For example, the Cambrian Explosion (580 million years ago to 530 million years ago) saw evolution accelerate from simple single-cell organisms to complex physical structures that begin to resemble life as we know it. Perhaps this is the period described in Stanza VI of Anthropogenesis?

    And 250 million years ago the Permian-Triassic extinction took place, the “Great Dying”. There was a mass extinction of insects; 96% of all marine species were wiped out; 70% of all terrestrial vertebrates disappeared. Could this be the end of Atlantis described in Stanza XI?

    I have always wanted to push Lemuria and Atlantis further back than traditionally accepted, as this would explain the lack of archaeological evidence.

  • David Reigle says:

    Thanks to the feedback of Jacques Mahnich and Doss McDavid, two large errors in my last four paragraphs were pointed out. It is really good to have this excellent feedback, from longtime students of Theosophy, so that our joint research can progress toward the correct answers to the problems raised. In order to avoid causing confusion to new readers who may find this material on web searches, I have removed these faulty four paragraphs from my post. I have now replaced them there with six new paragraphs.

    Jacques in his comment pointed out the problem in the first of these four paragraphs, relating to the number 1,835,352,000 and adding to it 2,164,986 to make 1,837,516,986. For the eighteen million year figure, we have to work with the elapsed years of the Vaivasvata manvantara itself, not with the elapsed years from the epoch of the kalpa up through the elapsed years of the Vaivasvata manvantara. I have tried to correct this problem in the new paragraphs added to the post.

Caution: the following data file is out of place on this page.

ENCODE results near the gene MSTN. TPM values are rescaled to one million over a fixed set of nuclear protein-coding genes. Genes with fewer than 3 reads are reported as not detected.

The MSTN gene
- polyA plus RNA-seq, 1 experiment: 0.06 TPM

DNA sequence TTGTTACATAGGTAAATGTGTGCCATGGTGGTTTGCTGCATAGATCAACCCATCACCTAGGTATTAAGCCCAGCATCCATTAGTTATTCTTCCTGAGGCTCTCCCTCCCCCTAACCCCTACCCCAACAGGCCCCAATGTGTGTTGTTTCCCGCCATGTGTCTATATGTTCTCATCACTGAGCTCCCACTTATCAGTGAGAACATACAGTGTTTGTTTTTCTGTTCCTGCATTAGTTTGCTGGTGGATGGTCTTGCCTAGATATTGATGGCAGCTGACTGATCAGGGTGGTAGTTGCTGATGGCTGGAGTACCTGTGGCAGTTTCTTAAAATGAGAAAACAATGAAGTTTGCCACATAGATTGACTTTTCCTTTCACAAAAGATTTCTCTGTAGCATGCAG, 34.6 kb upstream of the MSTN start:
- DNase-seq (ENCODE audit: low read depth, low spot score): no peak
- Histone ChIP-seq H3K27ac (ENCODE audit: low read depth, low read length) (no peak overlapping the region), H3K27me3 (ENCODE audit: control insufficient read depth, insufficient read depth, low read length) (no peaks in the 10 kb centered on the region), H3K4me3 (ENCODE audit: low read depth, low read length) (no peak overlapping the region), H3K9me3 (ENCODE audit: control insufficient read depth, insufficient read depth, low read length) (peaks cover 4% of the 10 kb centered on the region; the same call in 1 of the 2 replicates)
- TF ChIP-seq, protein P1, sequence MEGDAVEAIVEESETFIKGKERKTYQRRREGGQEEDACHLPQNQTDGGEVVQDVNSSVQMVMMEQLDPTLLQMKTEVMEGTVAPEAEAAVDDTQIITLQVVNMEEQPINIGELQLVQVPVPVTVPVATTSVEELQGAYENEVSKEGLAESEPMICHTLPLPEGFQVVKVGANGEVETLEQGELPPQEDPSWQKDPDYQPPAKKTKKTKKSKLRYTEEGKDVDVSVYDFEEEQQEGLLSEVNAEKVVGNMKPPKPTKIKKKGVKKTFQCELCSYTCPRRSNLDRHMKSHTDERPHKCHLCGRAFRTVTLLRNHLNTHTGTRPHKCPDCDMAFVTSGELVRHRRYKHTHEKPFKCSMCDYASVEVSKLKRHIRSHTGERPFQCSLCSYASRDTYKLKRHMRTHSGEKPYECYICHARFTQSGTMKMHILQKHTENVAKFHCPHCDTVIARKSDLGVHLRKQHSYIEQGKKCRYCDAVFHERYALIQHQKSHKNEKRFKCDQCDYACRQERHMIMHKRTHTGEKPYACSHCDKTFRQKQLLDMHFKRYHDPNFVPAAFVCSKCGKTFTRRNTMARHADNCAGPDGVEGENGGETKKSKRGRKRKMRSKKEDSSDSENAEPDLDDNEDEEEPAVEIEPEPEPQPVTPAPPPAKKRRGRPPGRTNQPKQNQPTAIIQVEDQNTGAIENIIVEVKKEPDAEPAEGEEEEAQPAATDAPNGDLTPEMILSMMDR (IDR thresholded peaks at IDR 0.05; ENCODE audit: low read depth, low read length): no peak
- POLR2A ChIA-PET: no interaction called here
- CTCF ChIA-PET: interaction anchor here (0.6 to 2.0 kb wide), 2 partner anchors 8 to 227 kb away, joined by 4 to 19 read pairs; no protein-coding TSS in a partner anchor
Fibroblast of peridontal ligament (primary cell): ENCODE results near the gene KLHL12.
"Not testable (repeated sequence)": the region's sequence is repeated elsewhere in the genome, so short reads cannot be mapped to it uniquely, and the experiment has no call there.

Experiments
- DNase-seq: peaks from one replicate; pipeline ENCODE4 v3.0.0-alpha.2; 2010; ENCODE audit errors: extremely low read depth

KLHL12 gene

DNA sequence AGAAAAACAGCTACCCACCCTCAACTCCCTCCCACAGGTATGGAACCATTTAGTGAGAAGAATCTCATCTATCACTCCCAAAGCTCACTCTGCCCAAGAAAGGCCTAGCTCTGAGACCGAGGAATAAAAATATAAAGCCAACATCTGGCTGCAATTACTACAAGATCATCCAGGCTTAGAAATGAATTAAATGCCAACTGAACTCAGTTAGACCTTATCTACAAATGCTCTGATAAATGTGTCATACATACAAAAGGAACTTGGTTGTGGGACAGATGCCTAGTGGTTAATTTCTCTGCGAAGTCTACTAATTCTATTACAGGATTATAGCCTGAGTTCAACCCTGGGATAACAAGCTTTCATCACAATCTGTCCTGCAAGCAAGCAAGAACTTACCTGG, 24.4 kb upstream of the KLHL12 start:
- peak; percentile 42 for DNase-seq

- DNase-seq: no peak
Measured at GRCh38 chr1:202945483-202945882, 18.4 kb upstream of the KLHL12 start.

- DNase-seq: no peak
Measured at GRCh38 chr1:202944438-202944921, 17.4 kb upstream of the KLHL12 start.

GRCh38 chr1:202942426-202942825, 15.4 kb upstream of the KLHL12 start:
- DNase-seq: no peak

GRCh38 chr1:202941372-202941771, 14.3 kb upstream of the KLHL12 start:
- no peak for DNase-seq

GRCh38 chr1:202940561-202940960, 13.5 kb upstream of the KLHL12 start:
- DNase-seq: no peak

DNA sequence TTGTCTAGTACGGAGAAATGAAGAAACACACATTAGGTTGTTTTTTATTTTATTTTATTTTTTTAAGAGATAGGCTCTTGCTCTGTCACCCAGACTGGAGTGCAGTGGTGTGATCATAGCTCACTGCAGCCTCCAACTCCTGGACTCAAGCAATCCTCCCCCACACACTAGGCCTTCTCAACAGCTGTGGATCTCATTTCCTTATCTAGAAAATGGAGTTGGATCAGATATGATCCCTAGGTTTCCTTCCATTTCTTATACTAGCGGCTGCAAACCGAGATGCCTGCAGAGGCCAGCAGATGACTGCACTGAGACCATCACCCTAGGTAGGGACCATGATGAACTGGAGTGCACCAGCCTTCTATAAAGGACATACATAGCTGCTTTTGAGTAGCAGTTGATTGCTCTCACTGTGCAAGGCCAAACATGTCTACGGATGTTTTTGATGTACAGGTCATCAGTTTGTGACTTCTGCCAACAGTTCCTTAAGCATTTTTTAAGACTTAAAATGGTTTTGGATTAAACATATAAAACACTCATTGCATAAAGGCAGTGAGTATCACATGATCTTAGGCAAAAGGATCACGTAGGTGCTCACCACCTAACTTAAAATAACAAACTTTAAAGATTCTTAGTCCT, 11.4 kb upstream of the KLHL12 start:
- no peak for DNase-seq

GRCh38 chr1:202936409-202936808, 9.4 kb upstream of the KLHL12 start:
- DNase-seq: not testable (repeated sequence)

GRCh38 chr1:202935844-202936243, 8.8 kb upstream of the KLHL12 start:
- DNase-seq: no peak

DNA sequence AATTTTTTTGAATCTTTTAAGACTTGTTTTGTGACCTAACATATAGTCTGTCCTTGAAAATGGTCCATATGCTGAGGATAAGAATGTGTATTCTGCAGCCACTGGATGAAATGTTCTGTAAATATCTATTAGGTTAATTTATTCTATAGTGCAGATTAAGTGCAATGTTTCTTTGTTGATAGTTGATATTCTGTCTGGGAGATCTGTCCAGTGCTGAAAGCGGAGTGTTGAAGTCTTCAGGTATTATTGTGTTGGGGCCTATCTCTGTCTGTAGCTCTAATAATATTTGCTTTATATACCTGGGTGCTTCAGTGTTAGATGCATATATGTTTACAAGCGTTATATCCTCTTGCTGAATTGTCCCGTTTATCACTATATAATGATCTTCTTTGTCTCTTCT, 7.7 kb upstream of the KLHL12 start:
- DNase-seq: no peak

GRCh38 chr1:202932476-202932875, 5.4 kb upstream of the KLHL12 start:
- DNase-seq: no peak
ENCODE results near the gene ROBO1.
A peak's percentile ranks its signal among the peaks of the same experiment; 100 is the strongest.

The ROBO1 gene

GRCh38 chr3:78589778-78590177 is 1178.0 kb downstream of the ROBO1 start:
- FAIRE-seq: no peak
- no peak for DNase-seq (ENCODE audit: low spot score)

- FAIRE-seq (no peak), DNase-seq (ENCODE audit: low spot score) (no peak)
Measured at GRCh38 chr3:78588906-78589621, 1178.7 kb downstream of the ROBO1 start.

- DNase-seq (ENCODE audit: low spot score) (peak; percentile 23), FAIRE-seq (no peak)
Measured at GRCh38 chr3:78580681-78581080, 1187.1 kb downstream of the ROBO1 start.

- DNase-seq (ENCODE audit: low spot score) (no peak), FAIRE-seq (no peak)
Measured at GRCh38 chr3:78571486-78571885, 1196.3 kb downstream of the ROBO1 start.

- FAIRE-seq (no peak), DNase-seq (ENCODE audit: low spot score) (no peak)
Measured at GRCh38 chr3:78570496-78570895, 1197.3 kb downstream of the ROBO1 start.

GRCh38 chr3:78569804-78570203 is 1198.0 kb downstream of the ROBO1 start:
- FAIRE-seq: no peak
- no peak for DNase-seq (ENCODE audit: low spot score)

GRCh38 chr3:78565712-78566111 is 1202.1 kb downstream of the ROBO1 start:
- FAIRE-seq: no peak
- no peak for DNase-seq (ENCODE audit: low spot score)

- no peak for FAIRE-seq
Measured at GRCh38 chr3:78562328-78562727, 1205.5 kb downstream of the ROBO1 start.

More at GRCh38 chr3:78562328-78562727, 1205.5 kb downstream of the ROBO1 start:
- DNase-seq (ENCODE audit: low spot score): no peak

Doss wrote in an email to me: “Does the 1,546,132,987 years represent the time from the beginning of the first root race on globe D or globe A? The calculation given in your article uses the former assumption. It seems to me that the latter is more likely in which case most of this time is spent on globes A, B, and C with only several hundred million years for the first ethereal races on globe D which seems to fit with what she has written in other places. The first root races would still be enormously greater than the more recent ones but at least the discrepancy is not so great. Is this a possible explanation?”

    As I replied to him, “This is exactly it. I fell asleep on this one.” I had not allowed for the previous three globes in this round, taught in Theosophy. Although there is no mention of these in the Sūrya-siddhānta or other Hindu texts, these will have to be figured in to arrive at the eighteen million years figure that is given. It is not just the first two and a half root-races that must account for the large number of preceding years; it is also the three times seven root-races on globes A, B, and C. So the huge discrepancy that I spoke of is not a discrepancy.